In a recent study, it has been shown that the addition of bioactive glass filler to composite filling materials helps make restorations that are less susceptible to bacterial penetration.9 The proportion of the gap depth colonized with bacteria was 61% for fillings made from a filler containing bioactive glass compared with 100% for those made from the traditional filler.
These results conclude that the use of a composite filling material containing bioactive glass may enhance the durability of composite fillings and reduce the occurrence of secondary tooth decay at restoration margins.
In dentistry, secondary tooth decay at the site of restorations still remains a challenge. Dental fillings using bioactive glass composites have better strength and reduced bacterial colonization. As a result, the restoration will have a reduced rate of decay and increased service life. Hence, the incorporation of bioactive glass to dental filler materials shows promise to offer a less problematic solution to patients requiring dental restorations.
This type of glass is only beginning to see use in dentistry, and our research shows it may be very promising for tooth fillings. The bacteria in the mouth that help cause cavities don’t seem to like this type of glass and are less likely to colonize on fillings that incorporate it. This could have a significant impact on the future of dentistry.
Jamie Kruzic, Professor and Expert, Advanced Structural and Biomaterials, The Oregon State University College of Engineering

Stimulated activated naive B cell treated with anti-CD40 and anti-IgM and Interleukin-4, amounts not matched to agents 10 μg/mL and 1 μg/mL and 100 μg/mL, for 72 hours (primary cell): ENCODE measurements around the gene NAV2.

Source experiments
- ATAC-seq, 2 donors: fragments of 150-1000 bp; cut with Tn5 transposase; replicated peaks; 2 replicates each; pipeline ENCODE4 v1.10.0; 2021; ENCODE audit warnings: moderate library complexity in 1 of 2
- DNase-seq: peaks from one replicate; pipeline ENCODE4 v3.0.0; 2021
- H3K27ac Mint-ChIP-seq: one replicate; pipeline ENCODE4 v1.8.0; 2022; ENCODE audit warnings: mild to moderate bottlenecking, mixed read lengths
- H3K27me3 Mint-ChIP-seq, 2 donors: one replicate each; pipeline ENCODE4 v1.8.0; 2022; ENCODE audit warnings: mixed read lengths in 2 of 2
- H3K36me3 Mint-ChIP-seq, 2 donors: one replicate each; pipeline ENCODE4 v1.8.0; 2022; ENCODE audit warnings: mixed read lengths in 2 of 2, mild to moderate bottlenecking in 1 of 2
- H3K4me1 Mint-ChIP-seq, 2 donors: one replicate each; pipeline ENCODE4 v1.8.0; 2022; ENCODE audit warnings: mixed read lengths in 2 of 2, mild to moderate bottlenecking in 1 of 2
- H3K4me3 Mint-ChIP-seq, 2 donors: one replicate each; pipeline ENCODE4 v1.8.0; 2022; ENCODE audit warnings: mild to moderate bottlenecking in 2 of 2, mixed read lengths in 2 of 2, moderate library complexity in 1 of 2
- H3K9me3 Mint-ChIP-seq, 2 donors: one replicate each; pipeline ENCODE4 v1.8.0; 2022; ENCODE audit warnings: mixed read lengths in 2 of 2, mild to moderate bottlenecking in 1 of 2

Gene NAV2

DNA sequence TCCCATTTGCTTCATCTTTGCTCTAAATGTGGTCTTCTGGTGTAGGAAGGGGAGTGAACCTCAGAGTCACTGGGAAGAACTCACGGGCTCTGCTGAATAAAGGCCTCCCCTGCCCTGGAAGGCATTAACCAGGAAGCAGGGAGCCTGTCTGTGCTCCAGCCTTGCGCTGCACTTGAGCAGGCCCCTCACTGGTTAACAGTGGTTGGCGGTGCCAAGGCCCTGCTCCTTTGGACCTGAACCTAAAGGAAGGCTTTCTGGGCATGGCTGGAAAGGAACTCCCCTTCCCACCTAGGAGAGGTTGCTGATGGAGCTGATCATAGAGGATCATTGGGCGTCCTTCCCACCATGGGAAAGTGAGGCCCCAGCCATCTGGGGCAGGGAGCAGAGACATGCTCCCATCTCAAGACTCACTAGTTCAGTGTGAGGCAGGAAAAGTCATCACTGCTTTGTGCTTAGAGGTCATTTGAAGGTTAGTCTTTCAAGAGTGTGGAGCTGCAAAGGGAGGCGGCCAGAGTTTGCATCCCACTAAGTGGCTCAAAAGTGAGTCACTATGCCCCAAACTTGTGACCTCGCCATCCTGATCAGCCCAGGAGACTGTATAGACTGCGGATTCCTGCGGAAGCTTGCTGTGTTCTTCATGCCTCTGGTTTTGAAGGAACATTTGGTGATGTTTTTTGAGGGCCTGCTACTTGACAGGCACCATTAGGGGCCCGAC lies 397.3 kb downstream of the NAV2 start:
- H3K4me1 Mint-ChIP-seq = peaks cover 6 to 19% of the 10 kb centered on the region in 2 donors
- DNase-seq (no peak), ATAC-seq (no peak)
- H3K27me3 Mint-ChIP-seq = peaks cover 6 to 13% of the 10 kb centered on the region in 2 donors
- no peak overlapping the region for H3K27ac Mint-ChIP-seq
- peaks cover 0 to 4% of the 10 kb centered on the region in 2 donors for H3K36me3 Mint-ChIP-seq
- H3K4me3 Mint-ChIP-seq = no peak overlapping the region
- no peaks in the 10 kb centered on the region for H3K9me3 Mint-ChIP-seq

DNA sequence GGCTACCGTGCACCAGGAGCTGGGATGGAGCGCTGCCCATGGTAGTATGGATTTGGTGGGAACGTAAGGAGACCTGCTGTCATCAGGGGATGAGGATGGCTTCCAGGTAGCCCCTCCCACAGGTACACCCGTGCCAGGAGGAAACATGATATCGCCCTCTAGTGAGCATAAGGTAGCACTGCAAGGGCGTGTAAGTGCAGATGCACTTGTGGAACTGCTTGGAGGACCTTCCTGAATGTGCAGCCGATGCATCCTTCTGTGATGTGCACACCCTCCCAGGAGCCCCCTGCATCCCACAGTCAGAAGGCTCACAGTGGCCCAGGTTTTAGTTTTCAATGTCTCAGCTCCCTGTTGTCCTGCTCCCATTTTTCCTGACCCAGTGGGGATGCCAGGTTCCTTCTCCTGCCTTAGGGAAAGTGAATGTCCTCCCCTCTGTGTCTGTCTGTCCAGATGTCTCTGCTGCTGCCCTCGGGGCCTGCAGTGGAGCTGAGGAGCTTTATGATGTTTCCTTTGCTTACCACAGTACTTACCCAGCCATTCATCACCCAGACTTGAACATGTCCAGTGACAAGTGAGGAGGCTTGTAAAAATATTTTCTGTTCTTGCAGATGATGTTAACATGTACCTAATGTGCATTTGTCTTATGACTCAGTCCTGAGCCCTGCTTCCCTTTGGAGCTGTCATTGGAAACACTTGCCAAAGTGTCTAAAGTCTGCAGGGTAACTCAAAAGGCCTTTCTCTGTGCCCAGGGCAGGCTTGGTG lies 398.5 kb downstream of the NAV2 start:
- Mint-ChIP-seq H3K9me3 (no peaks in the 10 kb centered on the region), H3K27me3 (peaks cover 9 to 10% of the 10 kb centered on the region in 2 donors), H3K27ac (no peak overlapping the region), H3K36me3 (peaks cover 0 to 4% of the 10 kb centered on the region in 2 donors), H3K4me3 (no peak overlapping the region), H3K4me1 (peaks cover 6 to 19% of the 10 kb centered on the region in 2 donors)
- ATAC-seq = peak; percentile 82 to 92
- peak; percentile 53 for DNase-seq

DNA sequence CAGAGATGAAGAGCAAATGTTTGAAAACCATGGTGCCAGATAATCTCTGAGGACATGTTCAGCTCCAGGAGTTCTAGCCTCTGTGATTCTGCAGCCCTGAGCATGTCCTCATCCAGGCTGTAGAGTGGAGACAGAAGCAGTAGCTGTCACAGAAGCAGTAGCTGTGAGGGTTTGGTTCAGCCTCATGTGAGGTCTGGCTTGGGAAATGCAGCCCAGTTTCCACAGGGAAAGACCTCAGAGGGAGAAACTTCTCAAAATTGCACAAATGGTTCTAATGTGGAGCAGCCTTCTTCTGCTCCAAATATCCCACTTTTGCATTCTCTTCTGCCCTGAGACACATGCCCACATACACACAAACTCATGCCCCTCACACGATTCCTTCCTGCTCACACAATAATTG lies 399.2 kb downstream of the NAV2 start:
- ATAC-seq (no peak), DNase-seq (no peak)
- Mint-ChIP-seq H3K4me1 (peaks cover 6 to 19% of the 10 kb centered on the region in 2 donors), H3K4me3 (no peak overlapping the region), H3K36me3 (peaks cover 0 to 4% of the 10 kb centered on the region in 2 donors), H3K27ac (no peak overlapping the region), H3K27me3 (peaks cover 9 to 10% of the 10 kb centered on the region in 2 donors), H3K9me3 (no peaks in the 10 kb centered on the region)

- 1.National Institutes of Health. NIDCR Data & Statistics. Dental Caries (Tooth Decay) in Adults (Age 20 to 64). Available at: https://www.nidcr.nih.gov/DataStatistics/FindDataByTopic/DentalCaries/DentalCariesAdults20to64.htm
- Stauth D. New study: Bioactive glass prolongs the life of tooth fillings Dentistry IQ, 5 January 2106. Available at http://www.dentistryiq.com/articles/2016/01/new-study-bioactive-glass-prolongs-the-life-of-tooth-fillings.html
- Marks LAM, et al. Dyract versus Tytin class II restorations in primary molars: 36 months evaluation. Caries Research. 1999;33:387–392.
- Rahaman MN, et al. Bioactive glass in tissue engineering. Acta Biomaterialia 2011;7:2355 2373.
- Brauer DS. Bioactive Glasses—Structure and Properties. Angew Chem Int Ed 2015;54: 4160–4181.
- Mo Sci Corporation website. http://www.mo-sci.com/en/products
- Prabhakar AR, et al Comparative Evaluation of the Remineralizing Effects and Surface Micro hardness of Glass Ionomer Cements Containing Bioactive Glass (S53P4):An in vitro Study. Int J Clin Pediatr Dent. 2010 May-Aug;3(2):69-77. doi: 10.5005/jp-journals-10005-1057. Available at https://www.ncbi.nlm.nih.gov/pubmed/27507915.
- Chatzistavrou X, et al. Fabrication and characterization of bioactive and antibacterial composites for dental applications. Acta Biomater. 2014;10:3723–3732. Available at https://www.ncbi.nlm.nih.gov/pubmed/24050766
- Khvostenko D, et al. Bioactive glass fillers reduce bacterial penetration into marginal gaps for composite restorations. Dental materials 2016;32(1):73–81. Available at http://www.demajournal.com/article/S0109-5641(15)00437-6/pdf
This information has been sourced, reviewed and adapted from materials provided by Mo-Sci Corp.
For more information on this source, please visit Mo-Sci Corp.